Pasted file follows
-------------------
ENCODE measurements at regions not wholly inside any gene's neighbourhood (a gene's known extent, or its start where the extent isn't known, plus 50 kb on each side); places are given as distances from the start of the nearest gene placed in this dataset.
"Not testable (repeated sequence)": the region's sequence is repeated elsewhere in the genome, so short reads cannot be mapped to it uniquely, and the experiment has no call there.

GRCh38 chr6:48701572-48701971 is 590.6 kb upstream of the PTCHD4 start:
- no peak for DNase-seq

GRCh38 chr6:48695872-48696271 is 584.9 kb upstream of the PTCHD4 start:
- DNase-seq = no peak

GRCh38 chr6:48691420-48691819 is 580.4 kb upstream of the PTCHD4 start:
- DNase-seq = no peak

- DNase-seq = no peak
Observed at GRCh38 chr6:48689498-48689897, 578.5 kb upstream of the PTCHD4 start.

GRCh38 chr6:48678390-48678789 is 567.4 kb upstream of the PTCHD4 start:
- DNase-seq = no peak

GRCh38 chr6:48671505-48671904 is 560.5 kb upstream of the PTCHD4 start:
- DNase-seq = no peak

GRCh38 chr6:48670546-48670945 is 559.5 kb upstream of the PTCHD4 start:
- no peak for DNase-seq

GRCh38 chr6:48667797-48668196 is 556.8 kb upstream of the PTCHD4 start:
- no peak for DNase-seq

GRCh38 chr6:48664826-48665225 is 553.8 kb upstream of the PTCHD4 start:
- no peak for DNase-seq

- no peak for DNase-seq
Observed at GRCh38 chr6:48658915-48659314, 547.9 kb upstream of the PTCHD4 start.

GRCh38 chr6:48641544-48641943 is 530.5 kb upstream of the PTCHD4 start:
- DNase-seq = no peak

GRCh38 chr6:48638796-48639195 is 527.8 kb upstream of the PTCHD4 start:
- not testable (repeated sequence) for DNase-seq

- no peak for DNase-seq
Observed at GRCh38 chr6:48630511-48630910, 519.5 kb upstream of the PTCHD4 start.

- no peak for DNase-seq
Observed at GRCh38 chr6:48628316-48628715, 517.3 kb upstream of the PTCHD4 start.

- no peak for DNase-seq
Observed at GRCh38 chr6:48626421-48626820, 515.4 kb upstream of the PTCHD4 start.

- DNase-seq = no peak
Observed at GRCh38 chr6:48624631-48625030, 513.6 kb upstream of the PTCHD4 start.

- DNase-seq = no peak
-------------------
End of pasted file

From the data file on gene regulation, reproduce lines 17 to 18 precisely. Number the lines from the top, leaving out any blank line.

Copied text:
GRCh38 chr6:48667797-48668196 is 556.8 kb upstream of the PTCHD4 start:
- no peak for DNase-seq